The automobile industry always has been characterized by its exceptionally strong culture—one that has produced families that have been in the industry for three generations. The shift to a customer experience focus and a layer-based organization will make maintaining a single culture a less and less viable—or desirable—goal. There simply will be too many types of people working in a myriad of environments, from the application developer who lives in perpetual beta to the engineer who works in hundredths of a millimeter. Instead, car companies will become federations of subcultures, united by overarching values and differentiators but living among each other in a state of ongoing creative tension.
Given the larger number of strategic variables to manage and the higher level of ambient uncertainty, the nature of decision making must evolve. Traditional command-and-control planning aimed at predetermined outcomes will be less effective than a more process-oriented approach that focuses on making the best decision when forks in the road are encountered. Indeed, it is in something like this manner that we can expect the automotive industry to arrive at its future—decision point by decision point.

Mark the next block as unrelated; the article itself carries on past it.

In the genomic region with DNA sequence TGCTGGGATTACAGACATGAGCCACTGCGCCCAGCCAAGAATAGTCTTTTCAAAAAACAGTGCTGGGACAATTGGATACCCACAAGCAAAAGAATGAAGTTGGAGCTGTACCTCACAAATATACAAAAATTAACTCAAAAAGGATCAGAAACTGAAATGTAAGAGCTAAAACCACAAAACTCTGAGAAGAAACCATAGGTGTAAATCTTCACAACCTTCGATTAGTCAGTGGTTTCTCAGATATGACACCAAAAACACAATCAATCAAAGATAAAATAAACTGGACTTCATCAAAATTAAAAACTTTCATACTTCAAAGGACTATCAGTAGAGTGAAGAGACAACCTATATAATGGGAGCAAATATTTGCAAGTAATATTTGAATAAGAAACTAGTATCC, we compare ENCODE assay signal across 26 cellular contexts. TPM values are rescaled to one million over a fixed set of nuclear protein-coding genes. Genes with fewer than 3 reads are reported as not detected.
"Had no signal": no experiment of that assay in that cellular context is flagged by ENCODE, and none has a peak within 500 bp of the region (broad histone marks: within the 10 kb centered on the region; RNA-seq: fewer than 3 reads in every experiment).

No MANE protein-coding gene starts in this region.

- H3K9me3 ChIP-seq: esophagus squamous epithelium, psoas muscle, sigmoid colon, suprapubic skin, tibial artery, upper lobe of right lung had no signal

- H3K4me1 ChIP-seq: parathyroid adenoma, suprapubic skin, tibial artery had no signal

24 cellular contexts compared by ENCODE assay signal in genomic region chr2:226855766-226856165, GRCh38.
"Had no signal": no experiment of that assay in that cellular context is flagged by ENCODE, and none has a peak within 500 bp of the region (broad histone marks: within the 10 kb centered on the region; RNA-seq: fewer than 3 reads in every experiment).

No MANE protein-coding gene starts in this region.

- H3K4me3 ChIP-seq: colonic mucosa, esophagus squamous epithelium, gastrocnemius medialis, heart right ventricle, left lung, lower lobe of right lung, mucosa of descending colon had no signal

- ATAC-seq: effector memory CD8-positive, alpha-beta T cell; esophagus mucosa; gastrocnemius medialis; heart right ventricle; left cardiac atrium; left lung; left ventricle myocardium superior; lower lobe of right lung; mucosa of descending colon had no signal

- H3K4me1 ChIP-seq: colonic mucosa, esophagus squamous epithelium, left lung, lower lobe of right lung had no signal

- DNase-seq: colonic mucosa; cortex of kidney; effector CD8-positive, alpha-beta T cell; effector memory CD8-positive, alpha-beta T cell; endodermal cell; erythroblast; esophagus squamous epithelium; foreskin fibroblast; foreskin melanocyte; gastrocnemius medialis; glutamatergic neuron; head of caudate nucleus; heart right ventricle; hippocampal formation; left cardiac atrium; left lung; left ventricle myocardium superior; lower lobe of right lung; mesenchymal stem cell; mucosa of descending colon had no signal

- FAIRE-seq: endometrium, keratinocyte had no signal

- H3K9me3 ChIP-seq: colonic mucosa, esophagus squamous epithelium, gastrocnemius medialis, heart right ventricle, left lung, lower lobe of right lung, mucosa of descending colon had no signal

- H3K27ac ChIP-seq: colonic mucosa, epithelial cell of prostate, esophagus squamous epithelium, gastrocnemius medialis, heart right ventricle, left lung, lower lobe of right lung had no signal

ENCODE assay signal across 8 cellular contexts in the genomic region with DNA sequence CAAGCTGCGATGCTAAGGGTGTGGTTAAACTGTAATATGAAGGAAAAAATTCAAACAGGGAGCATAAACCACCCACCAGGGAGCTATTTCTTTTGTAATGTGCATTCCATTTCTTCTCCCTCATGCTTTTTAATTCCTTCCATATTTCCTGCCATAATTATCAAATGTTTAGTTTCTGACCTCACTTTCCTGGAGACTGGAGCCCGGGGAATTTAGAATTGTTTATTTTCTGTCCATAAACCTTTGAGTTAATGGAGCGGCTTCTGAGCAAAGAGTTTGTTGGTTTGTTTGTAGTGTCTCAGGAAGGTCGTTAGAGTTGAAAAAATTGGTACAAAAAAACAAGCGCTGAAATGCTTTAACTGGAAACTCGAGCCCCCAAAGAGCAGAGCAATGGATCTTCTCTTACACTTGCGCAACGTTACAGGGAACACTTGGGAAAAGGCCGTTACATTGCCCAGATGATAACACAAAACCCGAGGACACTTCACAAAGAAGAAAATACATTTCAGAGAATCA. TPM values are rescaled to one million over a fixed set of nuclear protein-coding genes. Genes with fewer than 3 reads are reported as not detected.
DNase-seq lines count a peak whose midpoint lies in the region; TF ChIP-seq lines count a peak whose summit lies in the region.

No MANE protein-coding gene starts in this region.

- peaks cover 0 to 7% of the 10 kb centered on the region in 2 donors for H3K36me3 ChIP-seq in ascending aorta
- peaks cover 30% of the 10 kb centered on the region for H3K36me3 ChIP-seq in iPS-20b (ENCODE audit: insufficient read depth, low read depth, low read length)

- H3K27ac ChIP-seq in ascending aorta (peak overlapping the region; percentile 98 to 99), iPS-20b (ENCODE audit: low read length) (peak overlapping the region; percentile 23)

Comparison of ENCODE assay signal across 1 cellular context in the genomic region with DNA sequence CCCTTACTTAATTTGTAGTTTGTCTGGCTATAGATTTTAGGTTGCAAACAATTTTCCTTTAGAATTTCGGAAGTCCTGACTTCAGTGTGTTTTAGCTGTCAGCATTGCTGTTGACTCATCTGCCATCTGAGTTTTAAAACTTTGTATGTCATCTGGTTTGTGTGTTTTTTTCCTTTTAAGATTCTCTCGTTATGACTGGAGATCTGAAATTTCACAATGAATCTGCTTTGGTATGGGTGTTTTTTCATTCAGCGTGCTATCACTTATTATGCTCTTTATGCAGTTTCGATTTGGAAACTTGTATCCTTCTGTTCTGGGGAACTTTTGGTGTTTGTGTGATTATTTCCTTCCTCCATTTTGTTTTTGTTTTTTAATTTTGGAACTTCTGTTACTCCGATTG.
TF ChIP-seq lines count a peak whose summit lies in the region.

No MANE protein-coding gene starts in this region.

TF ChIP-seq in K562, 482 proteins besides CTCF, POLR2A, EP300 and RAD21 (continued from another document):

It will be the task of the chief executive officer (CEO) and the rest of the C-suite to manage that uncertainty and creative tension while building a united organization that is as cohesive as it was in an earlier time. But it will be the responsibility of the human resources leadership to operationalize that vision, translating this federation of subcultures into corresponding sets of incentives and policies that are tailored to specific groups but that reflect overarching company values and priorities. In so doing, it must be remembered that manufacturers now will be competing against a wider range of industries for top digital, engineering, design, marketing and servicing talent; automobile manufacturers must make themselves as appealing as the leading organization in each of those different arenas. One opportunity to do so is to be aggressive in rethinking how work is done. The workplace revolution—how information is shared, collaboration is fostered and success is measured—still is unfolding; organizations that incorporate those changes into their culture sooner will be at an advantage in attracting innovative talent.